Castle in Winchester
Winchester Castle, now in ruins, was constructed in 1067 during the reign of William the Conqueror. However, it met its demise in 1647 when Oliver Cromwell and the parliament ordered its demolition. Fortunately, in 1683, renowned architect Wren oversaw its complete restoration as a residence for Charles II.
This storied castle has witnessed significant historical events. William the Conqueror safeguarded the Doomsday Book within its walls, and in 1194, Richard the Lionheart sought refuge here prior to his second coronation in the cathedral. The castle holds the distinction of being the birthplace of future King Henry III in 1207, hosted Edward I’s inaugural parliament, and served as the site of Sir Walter Raleigh’s trial in the law hall for conspiring against James I.
Among the remnants of Winchester Castle, the Great Hall, constructed in 1236, remains remarkably preserved. Inside, visitors can admire its robust Purbeck marble columns, ancient stained-glass windows, and an exposed wooden roof truss that bear witness to the castle’s illustrious past. Notably, the back wall features the legendary table top believed to have been King Arthur’s Round Table. Engaging guided tours offer an entertaining exploration of the castle’s history.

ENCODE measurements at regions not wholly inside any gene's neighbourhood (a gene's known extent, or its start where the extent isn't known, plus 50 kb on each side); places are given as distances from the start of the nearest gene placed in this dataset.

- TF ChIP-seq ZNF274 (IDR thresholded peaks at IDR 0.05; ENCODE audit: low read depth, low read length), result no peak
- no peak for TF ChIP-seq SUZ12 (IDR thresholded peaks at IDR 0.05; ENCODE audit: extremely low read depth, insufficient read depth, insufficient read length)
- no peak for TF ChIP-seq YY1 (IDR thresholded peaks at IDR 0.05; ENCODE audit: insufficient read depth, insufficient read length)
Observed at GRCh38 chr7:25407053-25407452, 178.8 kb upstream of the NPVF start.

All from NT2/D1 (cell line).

Don’t miss the opportunity to venture into the Castle Passageways, also known as the “Sally Port.” These covert underground passages were ingeniously designed to allow defenders to surprise their adversaries and retreat to the safety of the castle. Embarking on this adventure will add an extra layer of excitement to your visit.
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Visiting Winchester Castle
10am to 5pm daily (last entry is 4.30pm). There is no advance booking, simply buy your tickets on arrival.
Adult: £4 Child (5-16 yrs): £3